Summer Birds of Missouri (June, July, August)
Missouri, like many states, has considered making the mosquito the state bird. It is the one sure sighting on any summer birding excursion in the state. Its closest rival is the semi-terrestial wood tick.
Missouri’s riparian forests, many lakes, and wetlands are breeding areas for “skeeters.” But they are also excellent nesting areas for an array of warblers —Swainson’s, prothonotary, northern parula, cerulean, yellow-throated, Louisiana waterthrush, yellowthroats, yellow-and breasted chats—along with fish crow, black-necked stilts, Mississippi kites, herons, shorebirds, five species of sparrows, both yellow-headed and red-winged blackbirds, and the beautiful wood duck.
The woodlands are ablaze with the breeding plumages of cardinals, summer and scarlet tanagers, painted and indigo buntings, rose-breasted and blue grosbeaks, orchard and Baltimore orioles, black-and-white and yellow warblers, redstarts, red-headed woodpeckers, and gold finches and house finches. Sitting on the wires as you drive from birding spot to birding spot are eastern bluebirds, eastern kingbirds, and the spectacular scissor-tailed flycatchers.
The haunting calls of the whip-poor-will and chuck-will’s-widow, the cawing of the crow, the scream of the blue jay, the happy song of the Carolina wren, the lyrical song of the wood thrush, the meeow of the gray catbird, and the constant all-night serenade of the mockingbird are the sounds of summer in Missouri.
The grasslands and prairies give the birder a chance to sort out all those “Little Brown Jobs,” the sparrows that many people don’t bother to separate. Grasshopper, chipping, field, lark, vesper, and song sparrows are found in many areas. Henslow’s is a bird of the prairies. All qualify as “LBJ’s”
In May it’s time to join in the migratory bird count and volunteer to run a breeding bird route for your local ornithologists. Both are very valuable to the compilers and are excellent ways to learn more about the natural history of both birds and your region and to expand friendships with the local folks.
Observing feeders in summer lets you be part of the avian education process. Woodland birds, in particular, will bring their young to the feeders and teach them all about the free food. In a matter of days, you’ll be unable to distinguish mom from the kids. Summer is the time to swing through the state’s southern counties.
A typical central Missouri yard will produce many nesters through the years, making backyard bird watching a great joy in spring and early summer. You might observe nesting activity by robins, cardinals, blue jays, house and Carolina wrens, brown thrashers, eastern bluebirds, gray catbirds, Baltimore orioles, house sparrows, house finches, starlings, chipping sparrows, black-capped chickadees, ruby-throated hummingbirds, mockingbirds, and red-bellied woodpeckers. The list of nesters will vary in other parts of the state.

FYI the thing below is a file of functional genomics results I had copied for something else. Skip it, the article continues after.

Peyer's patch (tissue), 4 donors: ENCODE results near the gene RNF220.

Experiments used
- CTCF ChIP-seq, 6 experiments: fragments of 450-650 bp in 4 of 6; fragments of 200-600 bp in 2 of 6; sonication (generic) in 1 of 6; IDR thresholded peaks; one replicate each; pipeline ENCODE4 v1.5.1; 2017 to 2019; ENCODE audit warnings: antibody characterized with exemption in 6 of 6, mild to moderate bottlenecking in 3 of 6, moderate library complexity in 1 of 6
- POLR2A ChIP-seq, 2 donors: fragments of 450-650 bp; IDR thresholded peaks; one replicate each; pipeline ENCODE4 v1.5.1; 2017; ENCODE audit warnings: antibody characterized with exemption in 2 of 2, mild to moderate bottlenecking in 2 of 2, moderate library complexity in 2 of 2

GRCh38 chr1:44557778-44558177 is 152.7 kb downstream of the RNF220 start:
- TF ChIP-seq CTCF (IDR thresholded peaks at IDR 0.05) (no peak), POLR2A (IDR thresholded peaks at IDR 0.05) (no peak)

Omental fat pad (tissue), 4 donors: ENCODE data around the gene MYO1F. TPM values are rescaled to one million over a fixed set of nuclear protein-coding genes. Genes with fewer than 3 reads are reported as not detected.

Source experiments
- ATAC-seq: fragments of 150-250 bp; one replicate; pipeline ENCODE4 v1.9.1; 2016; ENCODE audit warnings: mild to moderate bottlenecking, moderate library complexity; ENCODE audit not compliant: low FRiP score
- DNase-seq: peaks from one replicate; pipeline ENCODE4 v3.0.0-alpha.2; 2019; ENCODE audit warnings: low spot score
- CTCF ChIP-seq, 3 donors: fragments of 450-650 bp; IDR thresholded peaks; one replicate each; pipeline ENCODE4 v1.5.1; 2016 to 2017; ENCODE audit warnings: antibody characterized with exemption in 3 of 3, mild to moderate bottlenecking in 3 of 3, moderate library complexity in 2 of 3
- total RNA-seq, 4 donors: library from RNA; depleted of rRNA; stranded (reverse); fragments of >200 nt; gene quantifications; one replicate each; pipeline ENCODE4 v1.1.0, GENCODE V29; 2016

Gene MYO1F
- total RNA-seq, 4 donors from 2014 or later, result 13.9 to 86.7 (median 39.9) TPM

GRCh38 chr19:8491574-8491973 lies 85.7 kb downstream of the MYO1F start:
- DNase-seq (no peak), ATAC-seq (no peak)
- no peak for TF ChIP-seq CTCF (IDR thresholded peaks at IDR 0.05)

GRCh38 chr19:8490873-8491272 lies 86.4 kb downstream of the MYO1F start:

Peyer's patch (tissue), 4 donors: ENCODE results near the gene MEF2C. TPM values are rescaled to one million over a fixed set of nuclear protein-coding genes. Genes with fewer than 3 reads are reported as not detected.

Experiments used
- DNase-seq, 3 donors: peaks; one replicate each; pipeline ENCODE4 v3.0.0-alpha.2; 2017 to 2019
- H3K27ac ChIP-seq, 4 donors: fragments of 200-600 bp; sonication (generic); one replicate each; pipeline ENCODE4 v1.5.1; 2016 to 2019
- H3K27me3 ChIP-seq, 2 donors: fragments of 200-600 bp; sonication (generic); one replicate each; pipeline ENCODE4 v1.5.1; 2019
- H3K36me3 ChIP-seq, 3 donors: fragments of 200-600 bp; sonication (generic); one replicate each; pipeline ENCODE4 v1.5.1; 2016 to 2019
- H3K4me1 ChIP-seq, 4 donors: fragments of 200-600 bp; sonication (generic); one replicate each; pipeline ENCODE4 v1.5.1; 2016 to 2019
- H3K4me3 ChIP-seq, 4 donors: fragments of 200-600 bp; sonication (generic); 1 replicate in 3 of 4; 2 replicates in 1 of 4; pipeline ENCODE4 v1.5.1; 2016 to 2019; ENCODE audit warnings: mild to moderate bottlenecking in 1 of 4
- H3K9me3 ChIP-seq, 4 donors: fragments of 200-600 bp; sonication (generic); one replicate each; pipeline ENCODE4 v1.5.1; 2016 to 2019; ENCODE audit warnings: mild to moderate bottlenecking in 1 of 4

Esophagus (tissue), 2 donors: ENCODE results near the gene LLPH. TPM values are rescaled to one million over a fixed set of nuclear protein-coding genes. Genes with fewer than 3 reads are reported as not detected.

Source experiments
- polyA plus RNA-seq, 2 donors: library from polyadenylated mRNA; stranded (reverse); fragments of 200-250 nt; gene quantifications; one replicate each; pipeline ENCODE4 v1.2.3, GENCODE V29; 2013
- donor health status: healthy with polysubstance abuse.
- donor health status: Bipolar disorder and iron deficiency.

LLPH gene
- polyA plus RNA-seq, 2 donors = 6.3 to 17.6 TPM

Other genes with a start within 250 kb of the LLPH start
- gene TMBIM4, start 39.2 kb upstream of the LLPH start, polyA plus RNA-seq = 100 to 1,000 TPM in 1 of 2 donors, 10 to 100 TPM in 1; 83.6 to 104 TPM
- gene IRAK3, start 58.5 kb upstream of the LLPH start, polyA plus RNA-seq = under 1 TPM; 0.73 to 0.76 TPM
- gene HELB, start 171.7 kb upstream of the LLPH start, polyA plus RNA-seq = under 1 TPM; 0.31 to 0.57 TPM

Summer is the time to swing through the state’s southern counties to seek Missouri’s rarities—painted bunting, roadrunner, Bachman’s sparrow, hooded and Swainson’s warblers, Mississippi kite, and black-necked stilt. It’s also time to seek out other rare nesting birds such as king rail, least bittern, white ibis, least tern, black-billed cuckoo, western kingbird, and Eurasian tree sparrow (present year-round).
The Missouri summer offers flycatchers, vireos, hawks, upland sandpipers, towhees, nighthawks, swallows, chimney swifts, and ruby-throat hummingbirds. The latter visits flower gardens and hummingbird feeders in backyards all across the state.
Eight species of flycatchers are common and widespread, five vireo and 18 warbler species can be expected to nest in the state. Bob-white and turkey spend the summer getting fat to survive the winter, and five varieties of swallows spend the summer doing what they do best—feeding on the state’s mosquitoes and flying insects. Purple martins join the swallows in the insect-eradication project.
Bald eagles, long missing from Missouri as a breeding bird, have joined the osprey as a pair of nesters the state’s birders are happy to see again. More than 50 eagle nests are active statewide and the number grows each year. Osprey have returned with the 21st century.
Another species almost unknown in the summer for the past 50 years is the Canada goose. Today, the Canada goose is treated as nuisance bird in many city parks. Snow geese come and go in great numbers in the spring and fall, but the Canada is here to stay year-round.
Missouri, because it is a place where the avifauna from the North, South, West, and Southwest meet, offers a diverse and exciting list of summer residents.
The delicate wildflowers of spring give way to more hardy summer species. Beard-tongue, lobelias, yarrow, ox-eye daisy, indigo, lady’s slipper, cinquifoils, touch-me-not, coneflowers, butterfly weed, pinks, dragonheads, sunflowers, (and all their relatives), chickory, Queen Anne’s
lace, hawkweeds, many varieties of lettuce, cardinal flower, thistles, giant and moth mullein, evening and Missouri primrose and just a few of the more common summer flowers.
A walk through a prairie, a glade, a marsh, a woodlot, a pasture, or a city park will add many Missouri bird species to your list.